Monthly Archives: July 2005




Tomorrow, 31st July, in about 30 minutes, I will be 44.


Bob Hope once famously said that middle age is when you start to show your age around your middle.


To celebrate official middle age, I have compiled my 44 list. The 44 things I have learnt in 44 years of life.


There’s no order in the numbering, no point to be made. Other than to establish a sense of order that tends to be absent in my real life.


44 Lessons


1. 23 is a good age to break free from your roots. At 23, I ran away to London, just as people in Malta started to believe that tear-gas and police beatings were something to be managed in the daily course of life. I gravitated from a dump in Holloway to a flatlet in Upper Street Islington to a garden flat in Willesden which was up and coming but never quite came to leafy Buckinghamshire with the smell of wood smoke. Anybody aged 23 in Malta should pack and go and get a taste for something larger. And acquire some degree of perspective and humility.


2. I do not go for stereotypes in women, as evidenced by the two loves of my life.  The first – a small, curvy brunette, full of Greek passion, an artist, aromatherapist, aspiring singer, shopaholic maniac non–stop chatter box; the second – tall, lean, blonde, cool Britannia, gardener, writer, perfectionist, industrious DIY expert. I seduced both with words – money and good looks not being readily-available at the time. Both eventually took pity and cooked me beautiful meals.


3. Kids don’t make sense until you make your own. When you do, you realise they’re just like you. I have contributed to the creation of a beautiful child. Sometimes, I can remember exactly the night it happened. Sometimes, I wonder how it happened.


4. Football is poetry. At the age of 12, I scored a hat-trick in 10 minutes on the De La Salle football track, reserved for the more marginalised of footballers. When I scored the third goal and turned to celebrate, my ankle caught the edge of the boulder cum goalpost, and my ankle ballooned on impact. For a moment, with the adrenalin rush, I felt no pain.


5. Football is cruelty. AC Milan v Liverpool, Champions League, Istanbul. A six minute sequence that still sends shivers down my crooked spine.


6. Mentors tend to arrive in the early years. My mentor was my cousin Mario, now a Professor of Economics at Pretoria University. Mario shaved his head when everyone had perms, introduced me to dangerous books, alternative religions, women with bangles and hairy armpits, Jim Morrison, Wagner, Talking Heads and a bunch of fellow badly-shaven dropouts. He also housed me when I ran away from home at 17, for all of six weeks. All the way from San Gwann to Mosta. I have never been a mentor to anyone.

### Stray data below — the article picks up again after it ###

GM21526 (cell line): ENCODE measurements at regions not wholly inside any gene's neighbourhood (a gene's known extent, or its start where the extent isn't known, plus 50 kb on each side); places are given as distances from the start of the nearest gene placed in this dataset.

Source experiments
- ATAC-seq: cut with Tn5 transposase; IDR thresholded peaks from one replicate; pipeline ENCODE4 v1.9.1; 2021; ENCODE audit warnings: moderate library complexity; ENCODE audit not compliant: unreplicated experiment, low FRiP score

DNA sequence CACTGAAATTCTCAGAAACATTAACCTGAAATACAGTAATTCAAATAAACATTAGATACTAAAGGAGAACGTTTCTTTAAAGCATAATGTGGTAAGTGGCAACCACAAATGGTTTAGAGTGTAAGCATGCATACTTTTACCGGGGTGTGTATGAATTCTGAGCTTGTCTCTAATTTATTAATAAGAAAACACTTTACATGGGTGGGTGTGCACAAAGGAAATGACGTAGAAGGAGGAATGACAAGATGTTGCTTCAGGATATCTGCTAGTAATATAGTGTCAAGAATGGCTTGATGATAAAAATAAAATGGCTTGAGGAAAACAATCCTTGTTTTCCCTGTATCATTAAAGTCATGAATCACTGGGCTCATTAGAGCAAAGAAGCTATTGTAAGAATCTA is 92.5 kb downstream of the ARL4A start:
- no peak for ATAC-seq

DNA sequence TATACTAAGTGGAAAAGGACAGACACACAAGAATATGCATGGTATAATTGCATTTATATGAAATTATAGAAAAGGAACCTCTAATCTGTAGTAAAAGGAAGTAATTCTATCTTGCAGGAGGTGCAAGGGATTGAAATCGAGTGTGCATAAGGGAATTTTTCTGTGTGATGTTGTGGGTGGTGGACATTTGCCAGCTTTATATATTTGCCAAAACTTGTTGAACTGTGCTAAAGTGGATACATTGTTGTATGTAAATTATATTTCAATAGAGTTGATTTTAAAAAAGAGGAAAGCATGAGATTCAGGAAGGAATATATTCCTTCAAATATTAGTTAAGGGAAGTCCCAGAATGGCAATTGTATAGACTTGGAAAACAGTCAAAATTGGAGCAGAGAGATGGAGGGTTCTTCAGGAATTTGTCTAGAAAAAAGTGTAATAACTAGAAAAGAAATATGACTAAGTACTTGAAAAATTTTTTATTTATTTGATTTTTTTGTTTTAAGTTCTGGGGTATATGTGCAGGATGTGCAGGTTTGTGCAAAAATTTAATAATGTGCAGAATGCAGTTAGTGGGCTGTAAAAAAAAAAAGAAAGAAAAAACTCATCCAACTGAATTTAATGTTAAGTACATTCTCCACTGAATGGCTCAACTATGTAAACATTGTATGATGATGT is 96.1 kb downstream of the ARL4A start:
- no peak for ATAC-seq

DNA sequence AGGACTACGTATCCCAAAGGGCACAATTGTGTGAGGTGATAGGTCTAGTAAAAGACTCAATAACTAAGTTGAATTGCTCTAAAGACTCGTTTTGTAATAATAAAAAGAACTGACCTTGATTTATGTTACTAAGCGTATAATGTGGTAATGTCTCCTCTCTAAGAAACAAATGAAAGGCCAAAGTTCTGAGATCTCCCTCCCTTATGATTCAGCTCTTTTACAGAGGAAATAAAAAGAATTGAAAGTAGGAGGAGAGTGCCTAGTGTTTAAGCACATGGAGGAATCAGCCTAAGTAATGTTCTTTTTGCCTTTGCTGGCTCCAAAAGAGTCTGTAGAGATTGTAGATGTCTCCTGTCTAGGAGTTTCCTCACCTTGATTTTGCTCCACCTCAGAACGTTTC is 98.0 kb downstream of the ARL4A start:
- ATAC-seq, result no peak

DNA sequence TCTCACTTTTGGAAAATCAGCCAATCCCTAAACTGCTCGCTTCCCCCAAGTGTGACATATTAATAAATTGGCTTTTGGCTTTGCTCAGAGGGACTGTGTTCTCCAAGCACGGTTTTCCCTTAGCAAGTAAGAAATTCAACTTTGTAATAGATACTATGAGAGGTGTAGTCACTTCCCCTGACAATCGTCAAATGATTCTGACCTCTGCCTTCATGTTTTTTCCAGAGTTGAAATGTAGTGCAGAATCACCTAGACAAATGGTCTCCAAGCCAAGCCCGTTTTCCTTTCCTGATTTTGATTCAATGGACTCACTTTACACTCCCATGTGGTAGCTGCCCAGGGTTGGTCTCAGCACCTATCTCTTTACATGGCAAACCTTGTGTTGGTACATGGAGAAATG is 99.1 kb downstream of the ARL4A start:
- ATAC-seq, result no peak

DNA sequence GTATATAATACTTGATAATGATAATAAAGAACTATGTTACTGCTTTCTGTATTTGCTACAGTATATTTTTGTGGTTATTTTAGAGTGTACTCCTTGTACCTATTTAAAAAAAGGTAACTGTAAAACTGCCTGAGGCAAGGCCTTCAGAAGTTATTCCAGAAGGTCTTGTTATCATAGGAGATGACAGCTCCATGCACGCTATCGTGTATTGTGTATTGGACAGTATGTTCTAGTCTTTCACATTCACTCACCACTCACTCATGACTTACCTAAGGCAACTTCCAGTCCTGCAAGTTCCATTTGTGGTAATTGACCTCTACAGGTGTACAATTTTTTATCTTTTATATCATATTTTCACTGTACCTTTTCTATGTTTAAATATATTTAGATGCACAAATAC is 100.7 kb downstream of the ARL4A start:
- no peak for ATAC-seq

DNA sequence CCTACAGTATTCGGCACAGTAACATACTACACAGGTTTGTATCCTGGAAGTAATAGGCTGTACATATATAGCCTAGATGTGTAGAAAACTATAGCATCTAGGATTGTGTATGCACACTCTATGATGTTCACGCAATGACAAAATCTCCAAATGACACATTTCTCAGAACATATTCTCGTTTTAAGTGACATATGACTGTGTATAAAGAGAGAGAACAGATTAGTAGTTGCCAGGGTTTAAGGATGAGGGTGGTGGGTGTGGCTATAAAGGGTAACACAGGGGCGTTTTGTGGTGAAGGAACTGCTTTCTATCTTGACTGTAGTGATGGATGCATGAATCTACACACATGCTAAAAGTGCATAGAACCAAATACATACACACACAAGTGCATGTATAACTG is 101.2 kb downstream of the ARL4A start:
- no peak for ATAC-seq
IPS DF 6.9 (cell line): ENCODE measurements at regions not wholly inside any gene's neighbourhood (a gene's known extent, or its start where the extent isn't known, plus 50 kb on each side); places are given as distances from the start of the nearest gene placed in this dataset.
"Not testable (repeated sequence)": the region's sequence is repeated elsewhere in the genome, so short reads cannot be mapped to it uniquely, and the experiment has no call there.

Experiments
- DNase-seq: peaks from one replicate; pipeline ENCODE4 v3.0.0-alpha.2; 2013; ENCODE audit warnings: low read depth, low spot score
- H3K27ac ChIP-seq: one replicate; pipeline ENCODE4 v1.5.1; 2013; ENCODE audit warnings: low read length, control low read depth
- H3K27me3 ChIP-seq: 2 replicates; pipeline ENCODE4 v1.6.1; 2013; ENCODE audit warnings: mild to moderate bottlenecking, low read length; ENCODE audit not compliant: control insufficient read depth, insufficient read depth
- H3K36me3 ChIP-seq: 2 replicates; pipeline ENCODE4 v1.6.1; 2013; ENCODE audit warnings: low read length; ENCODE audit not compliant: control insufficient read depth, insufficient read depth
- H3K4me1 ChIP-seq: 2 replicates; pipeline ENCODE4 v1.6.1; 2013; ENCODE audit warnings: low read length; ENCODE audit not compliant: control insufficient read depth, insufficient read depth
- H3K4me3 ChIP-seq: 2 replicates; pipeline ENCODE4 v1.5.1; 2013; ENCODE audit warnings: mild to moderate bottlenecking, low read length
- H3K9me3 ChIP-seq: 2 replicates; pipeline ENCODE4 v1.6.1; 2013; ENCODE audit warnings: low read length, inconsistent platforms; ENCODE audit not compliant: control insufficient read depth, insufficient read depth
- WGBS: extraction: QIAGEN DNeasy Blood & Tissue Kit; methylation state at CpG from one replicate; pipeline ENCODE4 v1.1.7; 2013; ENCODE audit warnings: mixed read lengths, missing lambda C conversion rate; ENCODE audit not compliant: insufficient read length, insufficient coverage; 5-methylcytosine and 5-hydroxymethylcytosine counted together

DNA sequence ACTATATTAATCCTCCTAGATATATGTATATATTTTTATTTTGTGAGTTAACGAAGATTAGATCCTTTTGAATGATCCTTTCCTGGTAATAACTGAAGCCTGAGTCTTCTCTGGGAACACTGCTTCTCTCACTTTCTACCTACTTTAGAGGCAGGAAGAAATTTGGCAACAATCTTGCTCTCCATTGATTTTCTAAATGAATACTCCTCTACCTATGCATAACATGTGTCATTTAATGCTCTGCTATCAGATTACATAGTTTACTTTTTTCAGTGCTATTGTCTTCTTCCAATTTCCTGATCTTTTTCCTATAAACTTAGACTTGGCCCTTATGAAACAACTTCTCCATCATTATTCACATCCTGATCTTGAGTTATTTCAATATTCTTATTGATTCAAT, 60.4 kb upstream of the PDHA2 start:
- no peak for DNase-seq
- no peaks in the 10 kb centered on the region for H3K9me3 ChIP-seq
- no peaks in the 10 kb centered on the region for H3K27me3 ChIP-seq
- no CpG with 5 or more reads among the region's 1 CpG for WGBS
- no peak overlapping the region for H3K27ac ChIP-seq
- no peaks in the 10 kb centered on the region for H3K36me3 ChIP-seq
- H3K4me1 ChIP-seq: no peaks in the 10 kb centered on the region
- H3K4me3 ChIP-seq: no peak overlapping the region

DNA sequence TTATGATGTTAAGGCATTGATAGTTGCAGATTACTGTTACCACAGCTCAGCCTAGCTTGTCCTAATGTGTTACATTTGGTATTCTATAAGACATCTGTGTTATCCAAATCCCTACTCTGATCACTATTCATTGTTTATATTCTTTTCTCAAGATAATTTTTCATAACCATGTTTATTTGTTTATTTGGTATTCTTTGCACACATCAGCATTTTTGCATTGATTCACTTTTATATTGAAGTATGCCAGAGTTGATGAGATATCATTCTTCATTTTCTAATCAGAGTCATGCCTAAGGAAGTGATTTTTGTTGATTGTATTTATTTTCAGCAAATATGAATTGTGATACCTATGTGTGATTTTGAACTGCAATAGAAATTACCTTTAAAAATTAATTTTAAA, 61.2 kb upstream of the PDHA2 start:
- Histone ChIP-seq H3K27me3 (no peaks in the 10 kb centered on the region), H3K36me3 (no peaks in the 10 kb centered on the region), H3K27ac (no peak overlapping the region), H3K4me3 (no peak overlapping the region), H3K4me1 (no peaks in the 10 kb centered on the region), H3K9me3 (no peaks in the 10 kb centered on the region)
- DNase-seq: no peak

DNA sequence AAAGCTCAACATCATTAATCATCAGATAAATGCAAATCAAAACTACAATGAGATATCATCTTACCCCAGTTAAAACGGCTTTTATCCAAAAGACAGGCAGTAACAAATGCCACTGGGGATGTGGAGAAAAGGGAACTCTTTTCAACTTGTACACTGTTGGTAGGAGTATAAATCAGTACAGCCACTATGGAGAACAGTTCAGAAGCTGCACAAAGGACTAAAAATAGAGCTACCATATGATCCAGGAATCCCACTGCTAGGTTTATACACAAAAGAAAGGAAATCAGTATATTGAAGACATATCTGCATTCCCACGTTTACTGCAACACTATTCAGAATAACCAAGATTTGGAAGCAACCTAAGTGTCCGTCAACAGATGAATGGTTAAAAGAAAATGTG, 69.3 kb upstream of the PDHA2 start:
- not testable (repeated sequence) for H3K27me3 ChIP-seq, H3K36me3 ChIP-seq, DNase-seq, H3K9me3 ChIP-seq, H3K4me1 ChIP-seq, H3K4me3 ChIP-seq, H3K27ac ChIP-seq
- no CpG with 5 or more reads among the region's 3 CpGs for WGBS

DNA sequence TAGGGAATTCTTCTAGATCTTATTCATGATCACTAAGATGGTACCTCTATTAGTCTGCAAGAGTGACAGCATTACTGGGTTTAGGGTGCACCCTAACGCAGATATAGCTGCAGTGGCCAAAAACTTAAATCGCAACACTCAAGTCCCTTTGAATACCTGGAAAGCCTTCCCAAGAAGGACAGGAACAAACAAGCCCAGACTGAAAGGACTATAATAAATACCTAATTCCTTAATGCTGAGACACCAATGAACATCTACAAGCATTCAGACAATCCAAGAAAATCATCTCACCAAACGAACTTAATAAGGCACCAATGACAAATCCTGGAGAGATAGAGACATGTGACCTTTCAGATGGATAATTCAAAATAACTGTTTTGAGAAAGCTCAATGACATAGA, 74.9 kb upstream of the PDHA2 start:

7. Theatre is a home for dreamers, exhibitionists and misfits. I have done some theatre work I am still proud of. At least, it proved you can be shy and still beat your fears by doing what you fear most. Standing above another’s head.


8. Blood can run thicker than water. I am proud of my siblings. Especially of my 28 year-old brother Shaun, a pure, idealistic, talented guitarist, artist and semi-permanent student. Shaun always sees through me.


9. Beauty is all about the senses. The sound of the sea at Ghajn Tuffieha as you gently fall sleep on the stomach of someone you love. Your child’s first cry. The smell of the nape of your lover’s neck. The smell of freshly ground coffee. A swim under moonlight. The first time you touched. The cliché’s all work because they are the result of millennia of passion and sensuality and humanity.


10. The best way of seeing Rome is on the back of a lambretta, preferably holding on to a girl in a mini-skirt called Francesca.


11. There’s a lifetime to worry about things you can do nothing about: love-handles, lovelessness, receding hairlines, lost careers, cancer, loss, scoliosis, getting older, not making it to NYC with Jacob, women walking by and looking through you, cars to replace, bills to pay, years rolling by, Malta going to the dogs, the unbearable lightness of being.